might include the relative importance of an activity for meeting the program’s goals, cost, positioning and leverage relative to the private sector and other U.S. and international research entities, and sequencing and scheduling considerations. Ideally the CCSP should make its funding decisions by carefully and explicitly considering which activities best meet the program’s vision and goals and when particular research products are required. These future decisions need to be informed by the CCSP’s overarching vision, rather than only by the considerations of individual agencies as they implement the plan. This will be particularly important, for example, in developing budget support for new programs and for crosscutting issues that are of high strategic importance but currently lack a strong institutional home or span multiple agencies and congressional appropriation committees (e.g., water cycle, decision support).
The CCSP took an important step in mid-2002 when it inventoried federal activities related to global change research (<http://www.climatescience.gov/Library/Inventory_budgetsummary_26Aug02.pdf>). This inventory provides a baseline for the CCSP to assess, as a part of the strategic planning process, whether current programs are sufficient to accomplish the goals, performance metrics, and timelines that will be identified in the final strategic plan. Any gaps or unmet needs for information, capacity, or resources to address the program’s goals and vision that are identified through this process will be a key input to implementing the plan. To be successful and to provide a clear map for the implementation phase that follows, the final strategic plan will need to include a more rigorous assessment that evaluates the match of existing programs and resources to the vision, goals, and priorities identified during the revision process.
A management plan describes the organizational structures and approaches to be used to ensure that program goals are met and to coordinate, integrate, and balance program elements. Chapter 15 of the draft strategic plan constitutes a preliminary management plan for the CCSP and describes at a general level the management structures and processes that will be used to coordinate and integrate federal research and technology development in climate and associated global change. As will be discussed in Chapter 4 of this report, the basic management structure appears sound and could provide a useful general framework for the management of the program. However, the chapter does not provide sufficient detail for the committee to have confidence that the management plan will be effective. A detailed management plan is especially important for the CCSP, because it is new and it is charged with coordinating and integrating the activities of 13 agencies, each with a separate mission and a long history of independent research on climate and associated global changes.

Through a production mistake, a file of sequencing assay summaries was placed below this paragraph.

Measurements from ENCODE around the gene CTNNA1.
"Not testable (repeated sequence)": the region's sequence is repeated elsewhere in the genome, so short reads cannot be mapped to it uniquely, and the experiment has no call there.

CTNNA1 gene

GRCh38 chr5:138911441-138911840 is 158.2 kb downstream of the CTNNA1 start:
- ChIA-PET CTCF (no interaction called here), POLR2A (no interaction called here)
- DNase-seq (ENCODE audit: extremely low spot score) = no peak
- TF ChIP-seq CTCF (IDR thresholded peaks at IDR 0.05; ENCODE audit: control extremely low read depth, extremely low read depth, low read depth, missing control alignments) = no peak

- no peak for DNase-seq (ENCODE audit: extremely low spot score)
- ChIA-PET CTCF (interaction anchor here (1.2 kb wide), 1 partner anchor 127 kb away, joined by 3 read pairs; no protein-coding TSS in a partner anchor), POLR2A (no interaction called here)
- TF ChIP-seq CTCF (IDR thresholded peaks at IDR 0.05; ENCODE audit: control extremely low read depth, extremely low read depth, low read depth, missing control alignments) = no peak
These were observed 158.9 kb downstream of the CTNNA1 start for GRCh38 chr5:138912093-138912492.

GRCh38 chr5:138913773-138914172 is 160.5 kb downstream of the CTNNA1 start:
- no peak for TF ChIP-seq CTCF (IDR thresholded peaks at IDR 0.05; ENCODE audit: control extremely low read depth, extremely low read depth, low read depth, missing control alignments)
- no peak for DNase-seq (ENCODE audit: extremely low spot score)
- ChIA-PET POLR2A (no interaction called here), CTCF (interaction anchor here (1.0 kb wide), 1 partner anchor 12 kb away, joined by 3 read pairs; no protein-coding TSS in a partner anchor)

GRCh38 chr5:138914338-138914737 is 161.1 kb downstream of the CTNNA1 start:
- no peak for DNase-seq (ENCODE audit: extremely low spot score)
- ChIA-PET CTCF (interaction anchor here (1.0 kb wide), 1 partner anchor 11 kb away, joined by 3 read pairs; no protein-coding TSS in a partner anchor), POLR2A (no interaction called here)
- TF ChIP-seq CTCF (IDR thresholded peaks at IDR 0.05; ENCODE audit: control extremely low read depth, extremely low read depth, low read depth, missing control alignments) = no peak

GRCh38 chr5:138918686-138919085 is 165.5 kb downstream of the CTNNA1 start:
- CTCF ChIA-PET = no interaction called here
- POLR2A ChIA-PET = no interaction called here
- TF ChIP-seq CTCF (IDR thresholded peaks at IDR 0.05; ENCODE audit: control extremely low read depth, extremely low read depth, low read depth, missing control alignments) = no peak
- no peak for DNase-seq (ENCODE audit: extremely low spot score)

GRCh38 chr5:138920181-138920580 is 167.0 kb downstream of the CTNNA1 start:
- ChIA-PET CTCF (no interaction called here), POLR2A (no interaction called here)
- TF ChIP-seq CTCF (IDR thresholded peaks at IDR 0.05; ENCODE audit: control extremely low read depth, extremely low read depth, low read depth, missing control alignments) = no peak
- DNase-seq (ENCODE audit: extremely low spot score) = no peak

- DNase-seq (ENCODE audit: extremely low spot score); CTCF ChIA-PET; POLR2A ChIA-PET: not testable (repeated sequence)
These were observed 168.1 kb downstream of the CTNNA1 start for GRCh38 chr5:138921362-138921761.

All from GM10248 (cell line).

Recommendation: The revised strategic plan should articulate a clear, concise vision statement for the program in the context of national needs. The vision should be specific, ambitious, and apply to the entire CCSP. The plan should translate this vision into a set of tangible goals, apply an explicit process to establish priorities, and include an effective management plan.
The draft plan states that to be included in the CCRI, “a program must produce both significant decision or policy-relevant deliverables within two to four years and contribute significantly to one or more of the following activities: (1) address key and emerging climate change science areas that offer the prospect of significant improvement in understanding of climate change phenomena, and where accelerated development of decision support information is possible, (2) optimize observations, monitoring, and data management systems of ‘climate quality data’ […], and (3) developing decision support resources” (CCSP, 2002, p. 15). Focusing part of the CCSP on short-term investigations oriented principally toward decision support is a welcome addition to the longer-term research carried out under the GCRP.
The decision support activities described in Chapter 4 are generally consistent with the CCRI objectives. In fact, the committee considers this emphasis on scientific support for decision makers one of the most promising and innovative features of the draft plan. While there are valuable short-term deliverables in this arena, the committee feels that the CCSP should also commit to a long-term investment in decision support as an on-going component of the program. It is important for the revised plan to make clear how a decision support function in the CCSP will continue well beyond the current two- to four-year effort of the CCRI.
Many of the activities described in Chapters 2 and 3 of the draft plan, however, are not consistent with the CCRI focus on decision support and are unlikely to produce deliverables within four years. This is not to say that these activities are unimportant, but simply that they are not consistent with the CCRI objectives given in the draft plan. Most if not all of the science activities identified to address key and emerging climate change science areas in Chapter 2 seem to better meet an objective of accelerating efforts to understand well-defined, priority scientific questions that may or may not be of direct relevance for decision making. Those activities proposed in Chapter 3 to optimize observations, monitoring, and data management systems